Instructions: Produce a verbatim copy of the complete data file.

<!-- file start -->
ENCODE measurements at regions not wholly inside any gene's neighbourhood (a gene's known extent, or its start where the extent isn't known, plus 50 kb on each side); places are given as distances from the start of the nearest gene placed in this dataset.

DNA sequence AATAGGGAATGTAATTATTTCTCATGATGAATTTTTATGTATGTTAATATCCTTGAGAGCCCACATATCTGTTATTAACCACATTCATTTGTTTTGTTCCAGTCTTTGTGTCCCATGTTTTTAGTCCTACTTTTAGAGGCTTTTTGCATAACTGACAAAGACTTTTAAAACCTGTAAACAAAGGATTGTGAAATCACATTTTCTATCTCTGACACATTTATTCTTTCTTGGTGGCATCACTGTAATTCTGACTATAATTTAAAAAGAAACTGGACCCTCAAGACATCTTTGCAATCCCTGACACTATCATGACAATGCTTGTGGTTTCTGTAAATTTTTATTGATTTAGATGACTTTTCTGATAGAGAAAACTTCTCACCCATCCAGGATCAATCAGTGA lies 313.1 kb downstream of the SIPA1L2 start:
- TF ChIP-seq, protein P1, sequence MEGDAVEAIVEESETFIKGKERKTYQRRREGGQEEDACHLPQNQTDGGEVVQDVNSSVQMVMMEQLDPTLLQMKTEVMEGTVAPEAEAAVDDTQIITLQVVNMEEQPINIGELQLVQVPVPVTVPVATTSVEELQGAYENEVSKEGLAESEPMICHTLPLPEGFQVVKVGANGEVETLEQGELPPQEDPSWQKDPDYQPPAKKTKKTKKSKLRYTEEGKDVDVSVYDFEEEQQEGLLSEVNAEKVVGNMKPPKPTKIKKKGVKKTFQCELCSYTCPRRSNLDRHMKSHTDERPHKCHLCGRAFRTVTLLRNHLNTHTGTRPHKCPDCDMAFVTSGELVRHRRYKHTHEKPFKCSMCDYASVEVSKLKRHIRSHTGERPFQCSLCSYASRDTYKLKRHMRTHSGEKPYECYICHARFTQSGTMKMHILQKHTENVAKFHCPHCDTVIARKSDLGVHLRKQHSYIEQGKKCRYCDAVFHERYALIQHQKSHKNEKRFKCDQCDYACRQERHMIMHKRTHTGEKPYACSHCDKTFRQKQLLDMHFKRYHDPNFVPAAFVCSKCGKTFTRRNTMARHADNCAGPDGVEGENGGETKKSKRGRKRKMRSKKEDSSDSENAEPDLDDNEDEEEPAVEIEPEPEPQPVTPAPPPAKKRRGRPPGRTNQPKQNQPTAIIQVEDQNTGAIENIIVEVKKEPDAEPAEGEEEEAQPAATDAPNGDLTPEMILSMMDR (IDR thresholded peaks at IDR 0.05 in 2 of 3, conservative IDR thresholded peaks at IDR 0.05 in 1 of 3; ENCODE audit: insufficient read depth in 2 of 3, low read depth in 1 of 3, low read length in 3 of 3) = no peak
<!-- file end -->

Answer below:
ENCODE measurements at regions not wholly inside any gene's neighbourhood (a gene's known extent, or its start where the extent isn't known, plus 50 kb on each side); places are given as distances from the start of the nearest gene placed in this dataset.

DNA sequence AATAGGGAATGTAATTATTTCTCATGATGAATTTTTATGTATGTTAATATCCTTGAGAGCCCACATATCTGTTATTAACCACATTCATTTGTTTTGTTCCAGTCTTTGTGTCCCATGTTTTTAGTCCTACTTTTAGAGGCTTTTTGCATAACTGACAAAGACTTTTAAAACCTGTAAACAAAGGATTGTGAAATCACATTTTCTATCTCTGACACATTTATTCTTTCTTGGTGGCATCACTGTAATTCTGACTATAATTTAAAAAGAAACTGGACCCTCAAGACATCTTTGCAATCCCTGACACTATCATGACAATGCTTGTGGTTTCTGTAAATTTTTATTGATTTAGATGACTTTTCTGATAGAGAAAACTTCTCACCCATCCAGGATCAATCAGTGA lies 313.1 kb downstream of the SIPA1L2 start:
- TF ChIP-seq, protein P1, sequence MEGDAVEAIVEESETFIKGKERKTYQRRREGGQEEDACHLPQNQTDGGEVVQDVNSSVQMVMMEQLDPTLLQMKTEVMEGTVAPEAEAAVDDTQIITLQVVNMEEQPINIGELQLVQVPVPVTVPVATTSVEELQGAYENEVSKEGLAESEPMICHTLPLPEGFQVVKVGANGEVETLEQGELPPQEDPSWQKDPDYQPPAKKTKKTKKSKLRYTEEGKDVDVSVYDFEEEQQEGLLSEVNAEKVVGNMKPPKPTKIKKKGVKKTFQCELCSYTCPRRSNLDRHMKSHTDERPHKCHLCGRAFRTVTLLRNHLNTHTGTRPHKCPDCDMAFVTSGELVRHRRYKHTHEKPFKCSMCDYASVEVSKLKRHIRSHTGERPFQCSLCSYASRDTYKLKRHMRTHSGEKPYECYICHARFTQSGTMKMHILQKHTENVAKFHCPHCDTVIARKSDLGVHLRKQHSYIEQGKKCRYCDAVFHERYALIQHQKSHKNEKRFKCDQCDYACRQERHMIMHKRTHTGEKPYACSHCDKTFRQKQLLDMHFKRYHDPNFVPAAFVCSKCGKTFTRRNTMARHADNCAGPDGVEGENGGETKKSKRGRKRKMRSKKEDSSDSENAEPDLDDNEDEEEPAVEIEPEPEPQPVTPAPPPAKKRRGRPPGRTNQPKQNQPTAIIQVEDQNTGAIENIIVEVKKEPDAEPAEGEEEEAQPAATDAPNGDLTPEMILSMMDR (IDR thresholded peaks at IDR 0.05 in 2 of 3, conservative IDR thresholded peaks at IDR 0.05 in 1 of 3; ENCODE audit: insufficient read depth in 2 of 3, low read depth in 1 of 3, low read length in 3 of 3) = no peak